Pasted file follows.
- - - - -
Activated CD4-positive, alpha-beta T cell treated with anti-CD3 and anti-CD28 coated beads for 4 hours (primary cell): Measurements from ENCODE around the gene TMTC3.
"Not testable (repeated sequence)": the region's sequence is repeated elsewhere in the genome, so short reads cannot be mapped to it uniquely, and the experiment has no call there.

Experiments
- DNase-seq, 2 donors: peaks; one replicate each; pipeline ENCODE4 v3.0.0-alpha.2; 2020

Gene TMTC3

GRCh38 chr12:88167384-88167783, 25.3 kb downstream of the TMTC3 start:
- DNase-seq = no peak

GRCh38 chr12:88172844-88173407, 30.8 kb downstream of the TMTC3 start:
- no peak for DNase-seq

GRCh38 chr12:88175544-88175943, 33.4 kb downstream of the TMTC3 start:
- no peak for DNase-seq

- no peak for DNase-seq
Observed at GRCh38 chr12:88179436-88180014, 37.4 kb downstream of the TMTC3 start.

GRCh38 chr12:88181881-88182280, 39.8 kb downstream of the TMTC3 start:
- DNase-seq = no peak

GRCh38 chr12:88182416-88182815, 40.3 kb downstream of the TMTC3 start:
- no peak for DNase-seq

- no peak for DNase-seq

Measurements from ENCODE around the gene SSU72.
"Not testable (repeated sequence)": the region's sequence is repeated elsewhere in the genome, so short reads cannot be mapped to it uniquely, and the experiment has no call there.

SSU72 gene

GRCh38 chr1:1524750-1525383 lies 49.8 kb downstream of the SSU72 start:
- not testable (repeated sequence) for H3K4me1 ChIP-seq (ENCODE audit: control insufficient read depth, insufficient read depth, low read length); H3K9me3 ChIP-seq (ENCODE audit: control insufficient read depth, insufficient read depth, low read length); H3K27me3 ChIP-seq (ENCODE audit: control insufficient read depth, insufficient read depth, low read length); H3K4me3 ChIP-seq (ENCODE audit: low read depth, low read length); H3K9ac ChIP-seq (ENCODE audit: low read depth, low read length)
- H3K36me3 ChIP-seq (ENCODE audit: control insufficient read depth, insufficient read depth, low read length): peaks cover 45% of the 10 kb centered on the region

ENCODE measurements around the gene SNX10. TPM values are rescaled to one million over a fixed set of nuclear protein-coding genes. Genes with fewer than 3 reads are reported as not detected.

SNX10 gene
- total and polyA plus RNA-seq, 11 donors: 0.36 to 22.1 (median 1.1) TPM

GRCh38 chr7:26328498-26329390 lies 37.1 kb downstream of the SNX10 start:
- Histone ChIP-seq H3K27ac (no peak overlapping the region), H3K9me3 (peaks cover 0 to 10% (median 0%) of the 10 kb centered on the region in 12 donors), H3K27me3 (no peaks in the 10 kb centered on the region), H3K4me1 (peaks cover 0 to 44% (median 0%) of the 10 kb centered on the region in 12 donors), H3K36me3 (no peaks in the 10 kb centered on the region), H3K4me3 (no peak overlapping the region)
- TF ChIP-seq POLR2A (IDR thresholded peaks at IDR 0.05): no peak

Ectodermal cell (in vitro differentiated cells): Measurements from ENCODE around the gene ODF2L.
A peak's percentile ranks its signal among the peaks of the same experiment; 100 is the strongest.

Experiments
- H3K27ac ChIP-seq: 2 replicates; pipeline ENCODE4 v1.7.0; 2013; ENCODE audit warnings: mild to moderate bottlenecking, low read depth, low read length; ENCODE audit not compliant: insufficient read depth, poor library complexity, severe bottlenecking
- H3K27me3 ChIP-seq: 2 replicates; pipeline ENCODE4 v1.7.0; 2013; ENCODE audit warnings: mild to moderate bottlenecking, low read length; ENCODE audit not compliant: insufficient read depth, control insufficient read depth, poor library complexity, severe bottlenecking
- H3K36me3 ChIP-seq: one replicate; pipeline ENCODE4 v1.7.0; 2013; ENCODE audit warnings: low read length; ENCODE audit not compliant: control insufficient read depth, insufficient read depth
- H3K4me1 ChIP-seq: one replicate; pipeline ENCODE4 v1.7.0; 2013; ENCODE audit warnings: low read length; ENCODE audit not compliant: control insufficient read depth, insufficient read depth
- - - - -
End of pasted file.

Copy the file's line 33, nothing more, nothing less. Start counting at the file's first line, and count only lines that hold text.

Experiments